#8 Molly Weasley’s knitted dresses
Source: © Harry Potter and the Deathly Hallows: Part 1 / Warner Bros. and co-producer,Because the Weasley family not the richest around, Molly knits her own clothes rather than purchasing pricey, trendy apparel for herself. She gives her family handmade sweaters for Christmas. She herself is dressed in a dress made of vibrant yarn. It's a sure guess that this yarn came from the scraps of the numerous sweaters, socks, and other items Molly creates for her family. Molly simply adds knitted accents to the hem or sleeves of her garments to embellish them. After all, just like any other woman, she wants to feel pretty despite her financial difficulties.
#9 The changing costumes of Dolores Umbridge
Source: © Harry Potter and the Order of the Phoenix / Warner Bros. and co-producerDolores is powerful but conservative. For example, she wears the same hairdo and sticks to the same colors. Pink is Umbridge's favorite color, and as the story progresses, its shades change. The costume designer commented on it in the following way, “I started with a lighter pink, and then as the film developed the pinks get hotter and hotter and hotter because she’s getting more and more hysterical.” At the same time, to make Dolores' appearance contrasts with the stereotypical image of the villain, the designers use the apparent softness hides absolute cruelty.
#10 The medieval outfits of Bellatrix Lestrange
Source: © Harry Potter and the Deathly Hallows: Part I / Warner Bros. PicturesThe costume designer said that Bellatrix is one of her favorite characters and that creating her clothes was a true pleasure. Bellatrix's maiden name was Black, which explains why all of her clothing is black. It was crucial to underline that she is from an ancient noble family so her attire features recognizable medieval fashion aspects. Take notice of the sleeves; they were tied up, like Lestrange's skirts, throughout the medieval era rather than being sewed. Another important detail is that the hem of her skirt is cropped. This is because ladies in that era wore trains-adorned gowns with their length depending on their social standing. Perhaps, Bellatrix may have exaggerated her social status a bit. Also, Lestrange constantly wears a corset — the integral part of a medieval outfit.
#11 The outfits of other schools’ pupils
Source: © Harry Potter and the Goblet of Fire / Warner Bros.and co-producersIn "Harry Potter and the Goblet of Fire," students from other schools, including innocent girls from Beauxbatons Academy of Magic and macho guys from the Durmstrang Institute for Magical Learning, arrive for the competition. The costume designer said that she took inspiration from different cultures and folklore. Beauxbatons Academy of Magic's uniform has a reference to France. French culture usually places a lot of emphasis on the color blue and French ladies often wear hats. The students from Durmstrang were perfectly equipped: warm crimson robes, fur hats, and capes which were inspired by Slavic folktales from the Habsburg epoch.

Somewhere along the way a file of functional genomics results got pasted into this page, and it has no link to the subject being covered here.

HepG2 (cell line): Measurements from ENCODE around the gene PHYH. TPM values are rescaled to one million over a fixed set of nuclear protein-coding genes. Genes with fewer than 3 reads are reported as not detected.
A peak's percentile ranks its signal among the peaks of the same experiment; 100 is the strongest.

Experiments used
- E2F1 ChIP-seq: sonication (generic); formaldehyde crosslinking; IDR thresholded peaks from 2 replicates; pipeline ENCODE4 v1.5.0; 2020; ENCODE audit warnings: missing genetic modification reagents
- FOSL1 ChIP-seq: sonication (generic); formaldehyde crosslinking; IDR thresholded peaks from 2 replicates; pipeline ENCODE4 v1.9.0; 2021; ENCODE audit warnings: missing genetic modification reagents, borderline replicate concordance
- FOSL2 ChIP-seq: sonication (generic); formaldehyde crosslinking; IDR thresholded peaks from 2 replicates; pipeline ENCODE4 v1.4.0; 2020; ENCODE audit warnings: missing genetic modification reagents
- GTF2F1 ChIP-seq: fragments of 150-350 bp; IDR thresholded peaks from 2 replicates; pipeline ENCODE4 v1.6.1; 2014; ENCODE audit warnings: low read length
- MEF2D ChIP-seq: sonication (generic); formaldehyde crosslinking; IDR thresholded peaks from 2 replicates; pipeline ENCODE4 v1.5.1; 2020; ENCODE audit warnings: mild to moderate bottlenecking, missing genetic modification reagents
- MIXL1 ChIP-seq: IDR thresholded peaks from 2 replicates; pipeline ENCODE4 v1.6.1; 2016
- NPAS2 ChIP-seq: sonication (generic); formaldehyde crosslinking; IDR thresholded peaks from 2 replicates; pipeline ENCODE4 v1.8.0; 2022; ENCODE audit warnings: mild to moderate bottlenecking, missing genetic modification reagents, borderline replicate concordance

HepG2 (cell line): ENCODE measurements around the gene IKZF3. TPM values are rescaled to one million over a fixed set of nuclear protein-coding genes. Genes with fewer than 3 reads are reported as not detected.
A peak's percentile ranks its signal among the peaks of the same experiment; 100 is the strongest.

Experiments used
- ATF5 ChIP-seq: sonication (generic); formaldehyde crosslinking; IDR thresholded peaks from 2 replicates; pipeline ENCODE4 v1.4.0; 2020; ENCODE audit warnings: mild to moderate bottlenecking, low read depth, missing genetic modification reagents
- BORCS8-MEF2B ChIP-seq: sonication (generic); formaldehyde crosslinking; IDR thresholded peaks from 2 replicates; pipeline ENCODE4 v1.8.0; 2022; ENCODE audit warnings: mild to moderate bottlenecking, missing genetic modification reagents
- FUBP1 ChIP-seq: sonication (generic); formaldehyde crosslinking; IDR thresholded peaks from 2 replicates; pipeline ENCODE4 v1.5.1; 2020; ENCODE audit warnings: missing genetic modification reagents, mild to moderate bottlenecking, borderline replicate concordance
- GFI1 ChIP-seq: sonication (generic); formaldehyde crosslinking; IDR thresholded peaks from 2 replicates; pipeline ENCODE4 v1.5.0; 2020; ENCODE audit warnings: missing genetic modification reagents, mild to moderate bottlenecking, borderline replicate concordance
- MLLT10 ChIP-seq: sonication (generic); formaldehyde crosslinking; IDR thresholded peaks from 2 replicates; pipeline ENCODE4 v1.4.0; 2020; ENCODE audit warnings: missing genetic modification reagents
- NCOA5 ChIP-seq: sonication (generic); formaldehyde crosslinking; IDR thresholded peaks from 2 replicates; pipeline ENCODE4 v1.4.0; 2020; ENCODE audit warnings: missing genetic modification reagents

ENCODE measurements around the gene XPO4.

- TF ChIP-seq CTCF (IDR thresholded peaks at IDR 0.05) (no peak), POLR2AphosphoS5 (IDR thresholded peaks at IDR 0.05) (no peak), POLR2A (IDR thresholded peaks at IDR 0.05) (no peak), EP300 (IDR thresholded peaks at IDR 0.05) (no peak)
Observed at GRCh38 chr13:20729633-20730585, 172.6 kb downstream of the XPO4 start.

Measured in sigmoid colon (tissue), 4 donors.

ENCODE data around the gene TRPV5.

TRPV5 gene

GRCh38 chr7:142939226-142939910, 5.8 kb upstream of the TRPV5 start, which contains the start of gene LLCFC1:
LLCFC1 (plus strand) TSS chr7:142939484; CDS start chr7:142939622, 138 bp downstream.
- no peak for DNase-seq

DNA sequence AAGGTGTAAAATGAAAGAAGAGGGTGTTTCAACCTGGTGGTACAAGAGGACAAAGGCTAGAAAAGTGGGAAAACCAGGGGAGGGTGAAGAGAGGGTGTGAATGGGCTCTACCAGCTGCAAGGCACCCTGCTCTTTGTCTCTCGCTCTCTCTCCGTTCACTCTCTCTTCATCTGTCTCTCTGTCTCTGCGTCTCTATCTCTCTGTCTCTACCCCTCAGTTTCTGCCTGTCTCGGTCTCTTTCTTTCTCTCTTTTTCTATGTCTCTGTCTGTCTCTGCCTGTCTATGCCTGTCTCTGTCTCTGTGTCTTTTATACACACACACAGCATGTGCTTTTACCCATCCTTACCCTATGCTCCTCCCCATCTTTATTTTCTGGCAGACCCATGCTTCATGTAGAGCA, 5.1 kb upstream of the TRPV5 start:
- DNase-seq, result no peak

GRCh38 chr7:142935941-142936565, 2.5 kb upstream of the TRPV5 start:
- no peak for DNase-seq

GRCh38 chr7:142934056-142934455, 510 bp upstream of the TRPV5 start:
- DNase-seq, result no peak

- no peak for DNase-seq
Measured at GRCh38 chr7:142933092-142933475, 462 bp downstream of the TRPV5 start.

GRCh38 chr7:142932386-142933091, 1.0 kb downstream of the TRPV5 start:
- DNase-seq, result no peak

#12 Neville Longbottom’s reminder
Source: © Harry Potter and the Sorcerer's Stone / Warner Bros. and co-producersNeville is perceived by many as being zany from the very beginning. Although coming from a long line of magicians, he struggles with magic and frequently finds himself in awkward situations. So, in "Harry Potter and the Philosopher’s Stone", he gets a remembrance that turns red if its owner has forgotten something. Neville admits to his buddies that the issue is that he can't recall exactly what slipped his mind. The students surrounding him are all dressed in robes, but Neville forgot his.
However, as he grows older, Neville gains power and strength, and in the final act of the story, he develops into a brave hero. An interesting detail — during the final battle for Hogwarts, he apparently copied an appearance from an old photograph of his father. Maybe it is the idea of generational continuity.
#13 Hagrid’s pink umbrella
Source: © Harry Potter and the Sorcerer's Stone / Warner Bros. and co-producersAt first glance, Hagrid appears to be a contented stern and unkempt giant in a worn-out fur coat. Beneath this sometimes abrasive exterior, however, is a kind and sensitive soul. Hagrid's wand, as we all know, broke when he was a student at the Ministry of Magic, so he no longer holds it. However, he kept a piece of the wand and placed it inside an umbrella. The choice of pink shows that Hagrid is a gentle and sensitive person. Remember how he embellished his old cloak with a big brooch in an attempt to please Madame Maxime when she came to the wizards' tournament?